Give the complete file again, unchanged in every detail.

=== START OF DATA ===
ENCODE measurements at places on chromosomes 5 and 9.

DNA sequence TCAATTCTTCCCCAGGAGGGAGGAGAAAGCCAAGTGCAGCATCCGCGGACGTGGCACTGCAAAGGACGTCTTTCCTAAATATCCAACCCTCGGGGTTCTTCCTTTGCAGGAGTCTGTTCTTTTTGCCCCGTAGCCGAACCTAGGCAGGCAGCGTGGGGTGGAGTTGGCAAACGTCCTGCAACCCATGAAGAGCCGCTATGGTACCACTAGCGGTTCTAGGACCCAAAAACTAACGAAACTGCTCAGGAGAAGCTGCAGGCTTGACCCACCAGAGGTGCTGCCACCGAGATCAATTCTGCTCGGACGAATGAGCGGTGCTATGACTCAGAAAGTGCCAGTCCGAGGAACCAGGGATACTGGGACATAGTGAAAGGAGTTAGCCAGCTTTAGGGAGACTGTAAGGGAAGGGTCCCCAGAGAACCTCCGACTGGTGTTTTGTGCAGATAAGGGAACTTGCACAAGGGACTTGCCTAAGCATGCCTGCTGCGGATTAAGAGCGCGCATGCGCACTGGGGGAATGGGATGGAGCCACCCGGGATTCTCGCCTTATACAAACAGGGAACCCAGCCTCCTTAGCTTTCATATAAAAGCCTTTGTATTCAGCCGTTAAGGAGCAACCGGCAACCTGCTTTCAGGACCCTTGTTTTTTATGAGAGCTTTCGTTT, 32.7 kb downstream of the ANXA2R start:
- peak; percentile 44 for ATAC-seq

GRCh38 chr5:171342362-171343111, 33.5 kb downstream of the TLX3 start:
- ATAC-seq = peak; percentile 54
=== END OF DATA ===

ENCODE measurements at places on chromosomes 5 and 9.

DNA sequence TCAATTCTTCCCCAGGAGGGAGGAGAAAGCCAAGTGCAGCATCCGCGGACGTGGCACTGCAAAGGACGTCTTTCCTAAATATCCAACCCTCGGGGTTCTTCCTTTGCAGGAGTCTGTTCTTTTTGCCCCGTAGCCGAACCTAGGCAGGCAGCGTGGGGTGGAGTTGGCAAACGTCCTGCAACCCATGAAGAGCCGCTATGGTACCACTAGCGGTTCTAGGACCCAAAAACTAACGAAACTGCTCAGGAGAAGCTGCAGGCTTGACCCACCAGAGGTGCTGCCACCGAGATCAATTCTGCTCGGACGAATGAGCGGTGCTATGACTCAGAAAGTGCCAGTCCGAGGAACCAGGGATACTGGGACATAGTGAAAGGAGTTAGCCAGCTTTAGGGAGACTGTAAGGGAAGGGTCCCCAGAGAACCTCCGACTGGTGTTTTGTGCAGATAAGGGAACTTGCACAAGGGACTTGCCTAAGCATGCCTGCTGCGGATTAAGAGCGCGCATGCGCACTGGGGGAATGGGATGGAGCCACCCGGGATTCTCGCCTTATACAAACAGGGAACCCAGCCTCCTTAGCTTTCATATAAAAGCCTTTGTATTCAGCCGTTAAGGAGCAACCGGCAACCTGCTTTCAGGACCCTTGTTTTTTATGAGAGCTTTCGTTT, 32.7 kb downstream of the ANXA2R start:
- peak; percentile 44 for ATAC-seq

GRCh38 chr5:171342362-171343111, 33.5 kb downstream of the TLX3 start:
- ATAC-seq = peak; percentile 54